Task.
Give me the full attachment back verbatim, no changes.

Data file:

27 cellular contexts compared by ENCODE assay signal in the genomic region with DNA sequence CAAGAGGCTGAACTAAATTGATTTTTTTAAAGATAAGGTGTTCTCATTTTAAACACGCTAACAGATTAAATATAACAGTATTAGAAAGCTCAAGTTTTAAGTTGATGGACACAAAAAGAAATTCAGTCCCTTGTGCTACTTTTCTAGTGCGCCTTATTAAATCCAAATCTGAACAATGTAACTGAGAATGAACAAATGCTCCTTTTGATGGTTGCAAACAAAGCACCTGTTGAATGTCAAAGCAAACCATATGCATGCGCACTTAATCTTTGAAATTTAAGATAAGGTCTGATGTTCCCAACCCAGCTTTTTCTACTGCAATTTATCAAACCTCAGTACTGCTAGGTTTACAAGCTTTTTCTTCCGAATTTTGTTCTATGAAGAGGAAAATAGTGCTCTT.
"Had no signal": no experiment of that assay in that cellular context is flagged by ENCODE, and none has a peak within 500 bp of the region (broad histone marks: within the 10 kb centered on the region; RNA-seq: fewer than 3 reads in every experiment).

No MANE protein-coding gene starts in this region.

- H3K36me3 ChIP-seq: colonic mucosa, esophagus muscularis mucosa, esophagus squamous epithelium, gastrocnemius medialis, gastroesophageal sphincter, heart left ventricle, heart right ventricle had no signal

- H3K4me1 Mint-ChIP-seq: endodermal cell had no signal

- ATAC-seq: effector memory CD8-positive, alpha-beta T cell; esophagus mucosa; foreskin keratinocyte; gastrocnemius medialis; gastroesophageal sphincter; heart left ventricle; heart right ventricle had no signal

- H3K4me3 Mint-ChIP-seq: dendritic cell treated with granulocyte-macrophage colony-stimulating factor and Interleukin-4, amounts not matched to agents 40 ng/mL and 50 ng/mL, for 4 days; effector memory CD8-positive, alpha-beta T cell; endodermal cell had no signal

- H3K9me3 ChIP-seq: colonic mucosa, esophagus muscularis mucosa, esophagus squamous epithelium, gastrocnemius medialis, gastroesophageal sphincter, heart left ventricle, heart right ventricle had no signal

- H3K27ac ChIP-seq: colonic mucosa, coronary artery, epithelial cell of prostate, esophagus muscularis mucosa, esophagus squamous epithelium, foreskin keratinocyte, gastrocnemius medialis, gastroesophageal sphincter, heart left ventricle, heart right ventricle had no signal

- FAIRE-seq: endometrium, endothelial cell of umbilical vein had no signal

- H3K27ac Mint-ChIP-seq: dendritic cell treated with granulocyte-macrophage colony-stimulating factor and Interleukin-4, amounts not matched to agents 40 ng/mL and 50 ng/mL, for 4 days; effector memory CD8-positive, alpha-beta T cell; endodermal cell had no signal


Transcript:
27 cellular contexts compared by ENCODE assay signal in the genomic region with DNA sequence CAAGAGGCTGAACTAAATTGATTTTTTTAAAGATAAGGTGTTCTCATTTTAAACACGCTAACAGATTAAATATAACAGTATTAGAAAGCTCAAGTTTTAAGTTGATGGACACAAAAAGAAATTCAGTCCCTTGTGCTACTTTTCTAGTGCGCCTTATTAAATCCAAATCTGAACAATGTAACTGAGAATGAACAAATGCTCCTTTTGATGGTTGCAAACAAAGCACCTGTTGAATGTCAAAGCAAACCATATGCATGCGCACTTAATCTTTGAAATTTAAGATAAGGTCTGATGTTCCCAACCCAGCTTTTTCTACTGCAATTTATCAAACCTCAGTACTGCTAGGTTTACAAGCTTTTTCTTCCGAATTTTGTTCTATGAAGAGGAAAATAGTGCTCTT.
"Had no signal": no experiment of that assay in that cellular context is flagged by ENCODE, and none has a peak within 500 bp of the region (broad histone marks: within the 10 kb centered on the region; RNA-seq: fewer than 3 reads in every experiment).

No MANE protein-coding gene starts in this region.

- H3K36me3 ChIP-seq: colonic mucosa, esophagus muscularis mucosa, esophagus squamous epithelium, gastrocnemius medialis, gastroesophageal sphincter, heart left ventricle, heart right ventricle had no signal

- H3K4me1 Mint-ChIP-seq: endodermal cell had no signal

- ATAC-seq: effector memory CD8-positive, alpha-beta T cell; esophagus mucosa; foreskin keratinocyte; gastrocnemius medialis; gastroesophageal sphincter; heart left ventricle; heart right ventricle had no signal

- H3K4me3 Mint-ChIP-seq: dendritic cell treated with granulocyte-macrophage colony-stimulating factor and Interleukin-4, amounts not matched to agents 40 ng/mL and 50 ng/mL, for 4 days; effector memory CD8-positive, alpha-beta T cell; endodermal cell had no signal

- H3K9me3 ChIP-seq: colonic mucosa, esophagus muscularis mucosa, esophagus squamous epithelium, gastrocnemius medialis, gastroesophageal sphincter, heart left ventricle, heart right ventricle had no signal

- H3K27ac ChIP-seq: colonic mucosa, coronary artery, epithelial cell of prostate, esophagus muscularis mucosa, esophagus squamous epithelium, foreskin keratinocyte, gastrocnemius medialis, gastroesophageal sphincter, heart left ventricle, heart right ventricle had no signal

- FAIRE-seq: endometrium, endothelial cell of umbilical vein had no signal

- H3K27ac Mint-ChIP-seq: dendritic cell treated with granulocyte-macrophage colony-stimulating factor and Interleukin-4, amounts not matched to agents 40 ng/mL and 50 ng/mL, for 4 days; effector memory CD8-positive, alpha-beta T cell; endodermal cell had no signal